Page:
In 2009 Shri Kulkarni gave a very thought-provoking presentation at the Pasadena postdoc retreat in Lake Arrowhead California. He suggested that one of the biggest problems facing astronomical transient surveys is a profound lack of efficient spectrographs on telescopes. I discovered that a highly efficient spectrograph on a 1.5-m telescope would accommodate a large amount of the spectroscopic need of astronomers. Coming from the land of the 10- and 30-meter telescopes; this idea seemed almost sacrilegious. It turns out, that asteroid taxonomists, supernova classifiers, and weirdo-star hunters actual do need this sort of spectroscopic capability, and it is not well serviced by observatories today. Thus, Shri’s presentation led me (with the help of Robert Quimby and Shri) to invent the SED Machine!
What is the SED Machine?
The SED Machine is a spectrograph and imager for efficient and rapid classification. It is efficient by design and it is designed for rapid followup as a permanent fixture on robotic 1- to 2-meter class telescopes. Send coordinates and you’ll have a spectrum in half an hour. We designed the SED Machine to be ideal for classifying supernovae, but we hope it will play a big role in taxonomical studies of asteroids and variable stars. The first implementation of SED Machine sits at the Palomar 60-inch telescope; we do hope to create copies. The SED Machine was led by two Caltech postdocs: Principle Investigator Nick Konidaris and project scientist Robert Quimby. Since the project started both now have permanent positions. Student Sagi Ben-Ami (then of Weizmann institute) played a crucial role in the design and development of the imager.
The SED Machine was funded via (NSF 1106171)[http://www.nsf.gov/awardsearch/showAward?AWD_ID=1106171] and from funding to first light took about 23 months.
In detail, the spectrograph operates at a classification resolution (). To speed up acquisition it is a so-called hyper spectral imager with a 30″ x 30″ field of view. Flanking the spectrograph field are four imaging filters: u’, g’, r’, and i’ each with about a 6.5′ x 6.5′ field of view.
If you take the instrument covers off, and hide some of the supporting elements, you see something that looks like this:
The Rainbow Camera
The rainbow camera is a four-channel imager that simultaneously images in u, g, r, and i. Raw frames look like this:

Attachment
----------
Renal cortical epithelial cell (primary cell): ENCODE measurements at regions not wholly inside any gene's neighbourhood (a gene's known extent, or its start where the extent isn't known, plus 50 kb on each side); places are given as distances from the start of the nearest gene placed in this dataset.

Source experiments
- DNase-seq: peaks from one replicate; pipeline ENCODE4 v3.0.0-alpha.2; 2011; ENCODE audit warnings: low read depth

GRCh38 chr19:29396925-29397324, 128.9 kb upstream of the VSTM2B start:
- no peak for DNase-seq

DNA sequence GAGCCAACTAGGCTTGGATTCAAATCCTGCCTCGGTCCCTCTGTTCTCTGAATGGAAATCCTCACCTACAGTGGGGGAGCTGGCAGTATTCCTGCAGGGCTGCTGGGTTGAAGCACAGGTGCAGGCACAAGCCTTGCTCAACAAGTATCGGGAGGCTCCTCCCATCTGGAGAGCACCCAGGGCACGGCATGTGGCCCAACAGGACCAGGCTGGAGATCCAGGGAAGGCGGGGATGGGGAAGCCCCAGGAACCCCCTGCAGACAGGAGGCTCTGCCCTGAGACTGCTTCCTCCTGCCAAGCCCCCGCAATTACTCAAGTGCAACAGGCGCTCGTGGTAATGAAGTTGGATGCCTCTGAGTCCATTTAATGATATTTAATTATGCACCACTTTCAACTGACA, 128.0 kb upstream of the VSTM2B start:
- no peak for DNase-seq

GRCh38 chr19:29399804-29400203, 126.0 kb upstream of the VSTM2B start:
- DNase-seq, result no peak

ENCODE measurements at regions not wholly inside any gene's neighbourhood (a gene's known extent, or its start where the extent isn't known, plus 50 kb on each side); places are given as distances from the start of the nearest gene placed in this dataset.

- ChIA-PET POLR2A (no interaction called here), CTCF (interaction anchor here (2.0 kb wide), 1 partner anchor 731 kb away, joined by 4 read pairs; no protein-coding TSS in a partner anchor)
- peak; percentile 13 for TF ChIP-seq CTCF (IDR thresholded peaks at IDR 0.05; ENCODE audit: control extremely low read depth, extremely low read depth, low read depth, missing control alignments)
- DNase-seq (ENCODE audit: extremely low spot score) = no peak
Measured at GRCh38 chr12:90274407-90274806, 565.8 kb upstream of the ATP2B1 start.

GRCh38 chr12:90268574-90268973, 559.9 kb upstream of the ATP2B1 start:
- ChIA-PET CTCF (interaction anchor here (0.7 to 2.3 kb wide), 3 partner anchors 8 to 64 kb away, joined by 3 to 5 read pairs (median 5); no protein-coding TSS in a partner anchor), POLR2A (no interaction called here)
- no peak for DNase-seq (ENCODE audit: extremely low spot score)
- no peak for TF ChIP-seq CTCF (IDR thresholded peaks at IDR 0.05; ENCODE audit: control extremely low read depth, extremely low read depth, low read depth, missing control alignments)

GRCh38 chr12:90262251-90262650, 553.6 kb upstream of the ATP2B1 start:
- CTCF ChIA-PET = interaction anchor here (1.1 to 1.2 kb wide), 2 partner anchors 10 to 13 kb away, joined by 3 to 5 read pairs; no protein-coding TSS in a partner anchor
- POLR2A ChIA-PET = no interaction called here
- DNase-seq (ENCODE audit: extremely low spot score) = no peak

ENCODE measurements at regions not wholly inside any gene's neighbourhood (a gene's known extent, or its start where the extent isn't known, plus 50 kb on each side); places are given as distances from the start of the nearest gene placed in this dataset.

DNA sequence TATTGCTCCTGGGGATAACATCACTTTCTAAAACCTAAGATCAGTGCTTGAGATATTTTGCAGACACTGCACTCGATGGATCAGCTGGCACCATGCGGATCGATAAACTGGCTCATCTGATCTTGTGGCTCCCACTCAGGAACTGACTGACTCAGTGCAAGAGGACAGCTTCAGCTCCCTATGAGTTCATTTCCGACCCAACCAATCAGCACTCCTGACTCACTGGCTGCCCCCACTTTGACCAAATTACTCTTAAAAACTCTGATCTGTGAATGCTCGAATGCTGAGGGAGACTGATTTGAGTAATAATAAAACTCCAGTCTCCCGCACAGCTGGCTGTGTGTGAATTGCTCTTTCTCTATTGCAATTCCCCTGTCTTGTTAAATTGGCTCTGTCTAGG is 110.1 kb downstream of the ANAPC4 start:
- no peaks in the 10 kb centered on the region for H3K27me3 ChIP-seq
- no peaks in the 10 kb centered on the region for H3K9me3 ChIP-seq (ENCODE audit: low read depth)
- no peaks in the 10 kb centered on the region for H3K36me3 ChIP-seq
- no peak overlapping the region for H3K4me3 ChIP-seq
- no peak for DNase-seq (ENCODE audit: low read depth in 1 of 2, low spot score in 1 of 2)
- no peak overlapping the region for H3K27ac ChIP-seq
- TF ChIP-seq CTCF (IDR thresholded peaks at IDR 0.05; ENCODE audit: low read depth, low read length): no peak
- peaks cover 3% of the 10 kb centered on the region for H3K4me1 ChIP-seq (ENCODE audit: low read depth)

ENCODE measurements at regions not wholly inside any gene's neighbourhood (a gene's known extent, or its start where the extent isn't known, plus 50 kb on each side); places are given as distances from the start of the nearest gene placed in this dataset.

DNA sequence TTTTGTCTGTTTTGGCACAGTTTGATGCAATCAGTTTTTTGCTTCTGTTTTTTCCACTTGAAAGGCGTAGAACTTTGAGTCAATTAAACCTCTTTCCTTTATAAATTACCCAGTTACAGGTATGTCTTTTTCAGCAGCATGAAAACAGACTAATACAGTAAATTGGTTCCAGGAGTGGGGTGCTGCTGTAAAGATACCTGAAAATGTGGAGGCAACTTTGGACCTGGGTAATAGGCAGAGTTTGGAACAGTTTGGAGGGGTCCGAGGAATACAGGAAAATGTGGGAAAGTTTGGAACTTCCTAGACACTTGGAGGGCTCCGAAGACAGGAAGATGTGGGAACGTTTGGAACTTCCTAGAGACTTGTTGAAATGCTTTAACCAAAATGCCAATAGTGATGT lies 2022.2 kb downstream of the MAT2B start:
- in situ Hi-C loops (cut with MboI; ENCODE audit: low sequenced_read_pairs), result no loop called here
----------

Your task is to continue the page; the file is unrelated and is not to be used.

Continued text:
The four filters are held in place by a + shaped metal structure. Each filter covers about 6.5’ on a side. In the center of the + is the spectrograph field ( 30 arcsecond). If you’re taking spectra, you’ll take simultaneous images in the RC. The RC images are used to measure and correct for differential atmospheric absorption as it changes over the course of your spectroscopic exposure.
- Filters are u’, g’, r’, and i’ from Astrodon. Representative filter curves are found at astrodon.com.
- Pixel scale is about 0.375” / pixel in all bands. Each pixel is 13.5 µm on a side.
- The imager channel focal ratio is about f/4.9.
- Image readout of a Princeton Pixis camera takes 5 seconds in 2 MHz mode and 40 seconds in 100 kHz mode.
- The 2 MHz mode has X e- of read noise, and a clear non-random signal.
- The 100 kHz mode has about 4 e- of read noise.
- Detector gain is about 2, but the precise value is in the FITS header under the keyword GAIN.
The R~100 spectrograph operates from 370 nm to 920 nm. Image slicing is performed with a hexagonal lenslet array where the pitch between each pixel is about 0.65″. The total field of view of the spectrograph is about 28″ x 28″.
A spectrum of Saturn taken with SED Machine may help you develop intuition about how the instrument works.
The images are then converted into data cubes. An example of a collapsed data cube for a point source is shown below.
By clicking on the collapsed data cube, it is possible to extract a spectrum that looks like: